Dogs are incredible – scientists reckon that they can detect some odours in concentrations as low as one part per trillion!
I’m blown away when one of our dogs locates and points a single grouse in fifty acres of heather but it gets much more impressive than that - dogs can detect that a person has malaria to a degree of accuracy above the World Health Organisation standards for a diagnostic test!
Medical Detection Dogs
Medical Detection Dogs (MDD) was established 10 years ago to train dogs to detect cancer following the publication of a paper in the British Medical Journal indicating they could be trained to smell human bladder cancer.
MDD are working alongside both the London School of Hygiene and Tropical Medicine and Durham University to retrain six rescue and assistance dogs to detect the scent of Covid 19.
The first six trainees have become known as the ‘Super Six’. Two year old Norman, one year old Jasper, and five year old Asher are all working Cocker Spaniels; two year old Star and three year old Storm are Labradors; and 20 month old Digby is the lone Labradoodle.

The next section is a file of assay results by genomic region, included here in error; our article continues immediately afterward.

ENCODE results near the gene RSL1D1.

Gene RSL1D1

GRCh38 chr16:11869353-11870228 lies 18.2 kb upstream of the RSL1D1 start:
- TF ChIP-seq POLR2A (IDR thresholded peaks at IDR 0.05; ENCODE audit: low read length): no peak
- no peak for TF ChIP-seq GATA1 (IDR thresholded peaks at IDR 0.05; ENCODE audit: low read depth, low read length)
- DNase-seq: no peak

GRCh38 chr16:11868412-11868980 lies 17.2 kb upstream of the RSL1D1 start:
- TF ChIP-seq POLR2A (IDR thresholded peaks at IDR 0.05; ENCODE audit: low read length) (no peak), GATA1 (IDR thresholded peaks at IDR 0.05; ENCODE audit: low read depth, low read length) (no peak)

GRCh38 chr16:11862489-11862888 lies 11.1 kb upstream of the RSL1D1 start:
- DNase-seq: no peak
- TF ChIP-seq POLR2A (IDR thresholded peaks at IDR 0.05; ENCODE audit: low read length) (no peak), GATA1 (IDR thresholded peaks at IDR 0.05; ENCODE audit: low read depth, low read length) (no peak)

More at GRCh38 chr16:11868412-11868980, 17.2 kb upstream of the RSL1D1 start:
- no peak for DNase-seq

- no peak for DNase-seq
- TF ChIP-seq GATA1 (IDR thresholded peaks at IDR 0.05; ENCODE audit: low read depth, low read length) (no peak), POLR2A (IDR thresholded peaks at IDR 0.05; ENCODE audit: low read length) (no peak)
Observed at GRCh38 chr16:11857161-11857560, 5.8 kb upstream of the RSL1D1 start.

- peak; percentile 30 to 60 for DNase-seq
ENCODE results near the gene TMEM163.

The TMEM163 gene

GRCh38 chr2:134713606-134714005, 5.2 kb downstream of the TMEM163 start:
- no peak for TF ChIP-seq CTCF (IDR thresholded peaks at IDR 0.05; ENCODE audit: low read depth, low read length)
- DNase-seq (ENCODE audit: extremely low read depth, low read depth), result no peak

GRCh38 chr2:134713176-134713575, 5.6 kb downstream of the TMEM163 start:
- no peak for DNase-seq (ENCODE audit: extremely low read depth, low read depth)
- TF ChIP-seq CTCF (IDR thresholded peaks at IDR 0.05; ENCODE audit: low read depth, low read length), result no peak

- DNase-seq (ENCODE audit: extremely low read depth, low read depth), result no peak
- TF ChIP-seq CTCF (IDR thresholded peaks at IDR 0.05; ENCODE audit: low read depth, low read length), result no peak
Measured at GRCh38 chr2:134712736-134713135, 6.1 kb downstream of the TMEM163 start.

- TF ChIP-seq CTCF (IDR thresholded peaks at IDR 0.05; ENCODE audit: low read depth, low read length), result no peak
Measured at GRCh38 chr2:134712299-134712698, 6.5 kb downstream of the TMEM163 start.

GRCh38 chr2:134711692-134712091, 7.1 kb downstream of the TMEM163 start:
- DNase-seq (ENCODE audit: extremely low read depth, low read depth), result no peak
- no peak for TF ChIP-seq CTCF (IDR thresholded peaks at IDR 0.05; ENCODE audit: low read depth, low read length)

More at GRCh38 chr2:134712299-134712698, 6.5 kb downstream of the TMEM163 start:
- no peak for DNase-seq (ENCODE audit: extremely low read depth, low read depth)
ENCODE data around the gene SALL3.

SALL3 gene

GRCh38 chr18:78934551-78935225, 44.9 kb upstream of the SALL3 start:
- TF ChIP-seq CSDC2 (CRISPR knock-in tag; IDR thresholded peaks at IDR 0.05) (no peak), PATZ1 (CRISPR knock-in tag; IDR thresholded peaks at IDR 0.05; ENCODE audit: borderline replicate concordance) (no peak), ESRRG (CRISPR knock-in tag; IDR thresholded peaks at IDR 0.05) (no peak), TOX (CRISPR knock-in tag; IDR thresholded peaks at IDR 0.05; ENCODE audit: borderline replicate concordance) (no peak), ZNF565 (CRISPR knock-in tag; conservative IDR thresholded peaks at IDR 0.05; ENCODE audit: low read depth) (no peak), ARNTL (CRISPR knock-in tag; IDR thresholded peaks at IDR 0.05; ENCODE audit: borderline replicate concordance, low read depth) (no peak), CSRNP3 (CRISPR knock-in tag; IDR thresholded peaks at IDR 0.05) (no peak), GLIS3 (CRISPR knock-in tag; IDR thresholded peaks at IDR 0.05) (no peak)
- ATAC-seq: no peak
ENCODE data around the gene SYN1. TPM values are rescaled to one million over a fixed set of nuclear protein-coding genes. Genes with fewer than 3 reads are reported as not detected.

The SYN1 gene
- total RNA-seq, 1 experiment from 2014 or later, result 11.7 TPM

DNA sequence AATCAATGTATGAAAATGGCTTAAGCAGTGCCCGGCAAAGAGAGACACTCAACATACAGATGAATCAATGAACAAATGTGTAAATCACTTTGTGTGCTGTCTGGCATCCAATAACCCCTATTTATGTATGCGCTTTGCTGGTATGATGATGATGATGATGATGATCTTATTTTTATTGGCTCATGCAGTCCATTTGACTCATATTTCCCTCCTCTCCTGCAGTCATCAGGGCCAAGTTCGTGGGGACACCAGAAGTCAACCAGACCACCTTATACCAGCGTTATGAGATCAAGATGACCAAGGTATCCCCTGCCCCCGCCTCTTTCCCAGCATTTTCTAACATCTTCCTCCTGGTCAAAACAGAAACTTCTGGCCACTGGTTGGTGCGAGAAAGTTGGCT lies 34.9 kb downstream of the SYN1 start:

A non-invasive test
Medical Detection Dogs are collecting samples of breath and sweat from people that have tested positive for Covid-19, which are then 'made safe'. The dogs will be intensively trained in the MDD’s training room, over a six to eight-week period, to detect this scent. The dogs will then be able to detect the scent in the air around the person without the need for direct contact. The charity is extremely hopeful that the dogs will be successful in this quest as there has not been a disease to date that the dogs have been unable to detect!
Assuming the venture is successful, the plan is for many more dogs to be trained up to further aid in the coronavirus battle by providing a rapid and non-invasive diagnosis. This could positively impact our current response to Covid-19 and be useful longer term to help prevent a resurgence of the disease once this epidemic is under control. Detection dogs could be used in a variety of public spaces to rapidly detect disease and at airports to quickly identify those people entering the country with the virus.
You can help
For more information on this and the other amazing work these dogs do see https://www.medicaldetectiondogs.org.uk
Why not make a donation? - The Red Dog Company have sponsored a puppy.
Alison graduated from Cambridge University, in Veterinary medicine and surgery, in 1999. She initially worked in mixed practice before concentrating on domestic animals for the next 16 years. When Alison isn’t working as a vet, she is helping The Red Dog Company make the very best luxury dog beds and accessories available.